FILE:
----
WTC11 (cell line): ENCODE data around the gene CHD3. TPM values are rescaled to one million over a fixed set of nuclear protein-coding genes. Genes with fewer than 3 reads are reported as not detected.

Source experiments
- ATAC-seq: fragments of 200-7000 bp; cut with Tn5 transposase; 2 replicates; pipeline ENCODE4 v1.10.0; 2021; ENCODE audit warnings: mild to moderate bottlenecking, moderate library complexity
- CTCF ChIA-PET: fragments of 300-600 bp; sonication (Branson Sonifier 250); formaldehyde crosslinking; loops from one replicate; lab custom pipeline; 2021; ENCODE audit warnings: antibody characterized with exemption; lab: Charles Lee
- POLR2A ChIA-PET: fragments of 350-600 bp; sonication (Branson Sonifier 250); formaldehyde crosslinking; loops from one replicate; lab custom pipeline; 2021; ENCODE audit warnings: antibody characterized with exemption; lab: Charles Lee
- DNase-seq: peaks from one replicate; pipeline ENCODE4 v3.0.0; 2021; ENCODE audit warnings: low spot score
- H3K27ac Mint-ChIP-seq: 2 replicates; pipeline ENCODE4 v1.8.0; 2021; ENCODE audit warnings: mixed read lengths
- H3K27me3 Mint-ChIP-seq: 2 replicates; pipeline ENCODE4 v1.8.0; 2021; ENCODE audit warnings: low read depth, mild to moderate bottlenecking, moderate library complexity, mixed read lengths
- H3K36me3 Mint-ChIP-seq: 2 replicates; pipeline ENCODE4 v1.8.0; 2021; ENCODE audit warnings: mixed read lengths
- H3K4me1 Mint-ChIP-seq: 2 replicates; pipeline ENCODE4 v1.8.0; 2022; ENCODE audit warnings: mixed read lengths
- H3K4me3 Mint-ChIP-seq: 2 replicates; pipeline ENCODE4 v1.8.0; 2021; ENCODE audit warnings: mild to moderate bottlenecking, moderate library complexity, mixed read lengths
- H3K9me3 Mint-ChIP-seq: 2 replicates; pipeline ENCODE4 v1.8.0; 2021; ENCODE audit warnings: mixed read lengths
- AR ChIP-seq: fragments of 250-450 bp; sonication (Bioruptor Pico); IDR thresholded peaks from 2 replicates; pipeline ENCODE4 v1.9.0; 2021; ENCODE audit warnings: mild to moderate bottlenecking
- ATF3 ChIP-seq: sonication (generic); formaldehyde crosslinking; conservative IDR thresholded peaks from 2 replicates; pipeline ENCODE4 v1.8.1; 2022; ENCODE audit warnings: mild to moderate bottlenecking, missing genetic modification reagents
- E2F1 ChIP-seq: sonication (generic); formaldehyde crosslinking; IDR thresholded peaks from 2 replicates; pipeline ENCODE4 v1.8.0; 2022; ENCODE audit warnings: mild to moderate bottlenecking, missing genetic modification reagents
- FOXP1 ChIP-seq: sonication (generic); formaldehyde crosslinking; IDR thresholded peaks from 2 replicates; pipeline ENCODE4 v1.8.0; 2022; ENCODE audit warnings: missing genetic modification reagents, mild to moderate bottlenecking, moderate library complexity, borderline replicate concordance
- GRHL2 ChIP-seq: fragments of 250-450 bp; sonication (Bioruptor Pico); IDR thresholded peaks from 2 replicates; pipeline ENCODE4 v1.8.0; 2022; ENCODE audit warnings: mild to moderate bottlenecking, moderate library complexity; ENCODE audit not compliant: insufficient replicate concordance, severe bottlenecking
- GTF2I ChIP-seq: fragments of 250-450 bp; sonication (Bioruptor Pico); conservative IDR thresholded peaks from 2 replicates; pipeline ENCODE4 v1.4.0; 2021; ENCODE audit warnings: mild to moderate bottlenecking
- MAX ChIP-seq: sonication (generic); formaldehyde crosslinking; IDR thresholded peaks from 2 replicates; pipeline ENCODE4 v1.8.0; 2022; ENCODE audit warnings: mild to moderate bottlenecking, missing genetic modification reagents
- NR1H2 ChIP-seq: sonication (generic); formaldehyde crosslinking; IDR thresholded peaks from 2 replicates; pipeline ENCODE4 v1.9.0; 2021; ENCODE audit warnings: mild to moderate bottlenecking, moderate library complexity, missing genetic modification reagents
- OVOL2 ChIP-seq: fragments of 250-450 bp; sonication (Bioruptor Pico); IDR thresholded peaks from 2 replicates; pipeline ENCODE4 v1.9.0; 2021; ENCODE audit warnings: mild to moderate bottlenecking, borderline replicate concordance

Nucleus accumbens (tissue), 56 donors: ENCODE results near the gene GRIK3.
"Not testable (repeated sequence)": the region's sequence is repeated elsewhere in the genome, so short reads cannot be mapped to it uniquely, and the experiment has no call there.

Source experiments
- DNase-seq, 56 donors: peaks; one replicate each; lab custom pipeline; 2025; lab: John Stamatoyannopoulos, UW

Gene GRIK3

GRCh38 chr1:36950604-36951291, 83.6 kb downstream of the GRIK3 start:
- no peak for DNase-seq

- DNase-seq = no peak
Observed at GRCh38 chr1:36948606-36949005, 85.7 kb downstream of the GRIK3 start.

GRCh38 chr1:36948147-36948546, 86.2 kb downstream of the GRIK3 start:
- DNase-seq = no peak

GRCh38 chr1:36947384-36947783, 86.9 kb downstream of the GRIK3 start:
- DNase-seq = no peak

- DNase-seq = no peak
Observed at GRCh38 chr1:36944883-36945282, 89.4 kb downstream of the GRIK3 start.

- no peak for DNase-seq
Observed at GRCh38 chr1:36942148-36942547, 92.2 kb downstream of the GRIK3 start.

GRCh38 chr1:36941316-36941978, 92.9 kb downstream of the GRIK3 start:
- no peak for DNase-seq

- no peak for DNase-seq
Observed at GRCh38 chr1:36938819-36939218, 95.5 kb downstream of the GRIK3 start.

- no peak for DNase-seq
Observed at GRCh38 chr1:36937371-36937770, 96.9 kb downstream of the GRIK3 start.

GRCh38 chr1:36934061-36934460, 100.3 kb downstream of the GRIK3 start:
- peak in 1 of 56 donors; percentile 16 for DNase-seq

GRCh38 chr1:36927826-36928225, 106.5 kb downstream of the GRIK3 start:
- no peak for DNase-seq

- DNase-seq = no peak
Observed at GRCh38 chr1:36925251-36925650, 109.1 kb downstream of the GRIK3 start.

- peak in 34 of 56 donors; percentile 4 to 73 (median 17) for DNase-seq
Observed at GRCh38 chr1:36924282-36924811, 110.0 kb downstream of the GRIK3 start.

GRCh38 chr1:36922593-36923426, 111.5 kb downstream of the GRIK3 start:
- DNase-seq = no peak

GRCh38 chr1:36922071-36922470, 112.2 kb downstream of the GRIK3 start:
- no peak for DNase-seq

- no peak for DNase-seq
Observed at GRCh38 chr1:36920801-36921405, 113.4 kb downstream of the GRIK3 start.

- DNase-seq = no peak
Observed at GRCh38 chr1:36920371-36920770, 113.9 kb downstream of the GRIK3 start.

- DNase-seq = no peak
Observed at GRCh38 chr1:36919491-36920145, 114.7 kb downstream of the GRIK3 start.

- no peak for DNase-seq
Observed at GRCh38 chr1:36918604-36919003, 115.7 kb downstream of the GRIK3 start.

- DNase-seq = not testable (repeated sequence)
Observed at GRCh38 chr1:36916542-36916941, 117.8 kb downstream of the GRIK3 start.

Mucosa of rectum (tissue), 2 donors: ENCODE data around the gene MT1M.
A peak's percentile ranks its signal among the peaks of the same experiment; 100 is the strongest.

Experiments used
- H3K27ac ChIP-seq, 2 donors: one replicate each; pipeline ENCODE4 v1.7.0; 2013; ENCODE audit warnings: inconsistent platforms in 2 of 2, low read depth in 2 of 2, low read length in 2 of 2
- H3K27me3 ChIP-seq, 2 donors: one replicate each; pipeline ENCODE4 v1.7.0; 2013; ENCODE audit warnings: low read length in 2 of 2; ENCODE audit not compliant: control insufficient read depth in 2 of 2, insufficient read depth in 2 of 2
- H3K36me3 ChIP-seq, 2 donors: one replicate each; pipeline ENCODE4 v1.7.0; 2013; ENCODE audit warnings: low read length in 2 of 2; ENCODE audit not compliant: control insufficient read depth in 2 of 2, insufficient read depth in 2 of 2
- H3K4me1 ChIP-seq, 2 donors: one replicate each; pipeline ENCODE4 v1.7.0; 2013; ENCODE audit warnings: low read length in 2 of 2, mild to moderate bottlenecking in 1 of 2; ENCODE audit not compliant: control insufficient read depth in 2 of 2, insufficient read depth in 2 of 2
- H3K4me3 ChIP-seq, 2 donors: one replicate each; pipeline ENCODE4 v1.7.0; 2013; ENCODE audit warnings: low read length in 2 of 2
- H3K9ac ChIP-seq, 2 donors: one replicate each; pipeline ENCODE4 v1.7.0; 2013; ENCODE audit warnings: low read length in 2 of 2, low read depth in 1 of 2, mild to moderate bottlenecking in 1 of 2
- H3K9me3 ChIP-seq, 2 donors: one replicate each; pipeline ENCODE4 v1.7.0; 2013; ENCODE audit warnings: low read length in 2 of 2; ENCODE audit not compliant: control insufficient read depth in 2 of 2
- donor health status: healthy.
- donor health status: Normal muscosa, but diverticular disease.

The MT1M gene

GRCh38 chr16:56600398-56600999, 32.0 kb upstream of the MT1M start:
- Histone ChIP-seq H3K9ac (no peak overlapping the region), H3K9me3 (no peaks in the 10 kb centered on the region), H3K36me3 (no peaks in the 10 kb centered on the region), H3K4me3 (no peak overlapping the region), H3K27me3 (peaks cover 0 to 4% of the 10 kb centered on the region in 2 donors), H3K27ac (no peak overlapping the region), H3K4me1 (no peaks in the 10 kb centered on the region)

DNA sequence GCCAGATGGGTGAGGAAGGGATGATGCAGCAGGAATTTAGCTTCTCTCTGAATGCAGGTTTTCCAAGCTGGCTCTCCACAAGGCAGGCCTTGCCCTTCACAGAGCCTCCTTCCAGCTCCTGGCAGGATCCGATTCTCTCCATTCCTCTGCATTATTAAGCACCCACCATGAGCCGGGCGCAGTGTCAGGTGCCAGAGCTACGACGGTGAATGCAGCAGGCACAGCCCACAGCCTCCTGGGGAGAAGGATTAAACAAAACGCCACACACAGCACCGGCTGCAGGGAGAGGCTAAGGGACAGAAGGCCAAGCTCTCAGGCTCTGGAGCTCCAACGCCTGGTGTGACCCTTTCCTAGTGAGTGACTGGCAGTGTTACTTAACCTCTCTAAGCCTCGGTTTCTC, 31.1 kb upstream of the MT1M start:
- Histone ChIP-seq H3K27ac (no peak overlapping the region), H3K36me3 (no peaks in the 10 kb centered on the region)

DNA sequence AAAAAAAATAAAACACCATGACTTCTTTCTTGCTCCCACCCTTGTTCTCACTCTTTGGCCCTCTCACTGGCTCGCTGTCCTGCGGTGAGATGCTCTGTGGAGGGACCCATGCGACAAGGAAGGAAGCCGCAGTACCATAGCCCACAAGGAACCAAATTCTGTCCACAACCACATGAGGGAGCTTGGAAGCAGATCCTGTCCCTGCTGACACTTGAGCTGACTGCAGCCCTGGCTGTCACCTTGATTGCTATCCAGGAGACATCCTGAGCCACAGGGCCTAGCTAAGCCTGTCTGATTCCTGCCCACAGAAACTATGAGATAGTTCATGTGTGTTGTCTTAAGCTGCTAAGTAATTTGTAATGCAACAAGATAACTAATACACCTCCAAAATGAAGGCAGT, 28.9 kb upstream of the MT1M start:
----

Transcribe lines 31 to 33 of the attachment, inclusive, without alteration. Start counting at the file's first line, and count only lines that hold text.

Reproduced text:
GRCh38 chr1:36948147-36948546, 86.2 kb downstream of the GRIK3 start:
- DNase-seq = no peak

GRCh38 chr1:36947384-36947783, 86.9 kb downstream of the GRIK3 start: